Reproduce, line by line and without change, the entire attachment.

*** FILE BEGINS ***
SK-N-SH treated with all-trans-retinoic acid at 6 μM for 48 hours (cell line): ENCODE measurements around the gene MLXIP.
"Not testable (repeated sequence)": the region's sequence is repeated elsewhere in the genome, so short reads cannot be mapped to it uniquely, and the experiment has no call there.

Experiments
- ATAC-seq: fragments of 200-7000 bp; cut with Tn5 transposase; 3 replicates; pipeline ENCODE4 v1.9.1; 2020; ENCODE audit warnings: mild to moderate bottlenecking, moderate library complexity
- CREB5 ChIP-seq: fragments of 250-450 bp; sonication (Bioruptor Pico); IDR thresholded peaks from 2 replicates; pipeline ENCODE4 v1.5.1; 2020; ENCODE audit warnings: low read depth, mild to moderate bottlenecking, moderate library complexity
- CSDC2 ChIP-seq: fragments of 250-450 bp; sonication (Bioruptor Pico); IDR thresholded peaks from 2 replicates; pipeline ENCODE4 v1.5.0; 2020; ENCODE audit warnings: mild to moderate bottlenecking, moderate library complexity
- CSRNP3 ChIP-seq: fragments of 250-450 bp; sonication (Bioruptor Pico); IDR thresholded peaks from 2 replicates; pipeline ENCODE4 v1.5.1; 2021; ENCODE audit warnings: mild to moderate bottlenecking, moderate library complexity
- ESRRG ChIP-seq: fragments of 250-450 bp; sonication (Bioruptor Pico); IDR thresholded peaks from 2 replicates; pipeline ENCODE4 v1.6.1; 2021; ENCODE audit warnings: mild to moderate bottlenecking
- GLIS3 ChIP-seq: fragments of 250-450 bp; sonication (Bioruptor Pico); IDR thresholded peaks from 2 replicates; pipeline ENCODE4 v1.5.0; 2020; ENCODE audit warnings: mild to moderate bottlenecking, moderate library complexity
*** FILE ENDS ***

SK-N-SH treated with all-trans-retinoic acid at 6 μM for 48 hours (cell line): ENCODE measurements around the gene MLXIP.
"Not testable (repeated sequence)": the region's sequence is repeated elsewhere in the genome, so short reads cannot be mapped to it uniquely, and the experiment has no call there.

Experiments
- ATAC-seq: fragments of 200-7000 bp; cut with Tn5 transposase; 3 replicates; pipeline ENCODE4 v1.9.1; 2020; ENCODE audit warnings: mild to moderate bottlenecking, moderate library complexity
- CREB5 ChIP-seq: fragments of 250-450 bp; sonication (Bioruptor Pico); IDR thresholded peaks from 2 replicates; pipeline ENCODE4 v1.5.1; 2020; ENCODE audit warnings: low read depth, mild to moderate bottlenecking, moderate library complexity
- CSDC2 ChIP-seq: fragments of 250-450 bp; sonication (Bioruptor Pico); IDR thresholded peaks from 2 replicates; pipeline ENCODE4 v1.5.0; 2020; ENCODE audit warnings: mild to moderate bottlenecking, moderate library complexity
- CSRNP3 ChIP-seq: fragments of 250-450 bp; sonication (Bioruptor Pico); IDR thresholded peaks from 2 replicates; pipeline ENCODE4 v1.5.1; 2021; ENCODE audit warnings: mild to moderate bottlenecking, moderate library complexity
- ESRRG ChIP-seq: fragments of 250-450 bp; sonication (Bioruptor Pico); IDR thresholded peaks from 2 replicates; pipeline ENCODE4 v1.6.1; 2021; ENCODE audit warnings: mild to moderate bottlenecking
- GLIS3 ChIP-seq: fragments of 250-450 bp; sonication (Bioruptor Pico); IDR thresholded peaks from 2 replicates; pipeline ENCODE4 v1.5.0; 2020; ENCODE audit warnings: mild to moderate bottlenecking, moderate library complexity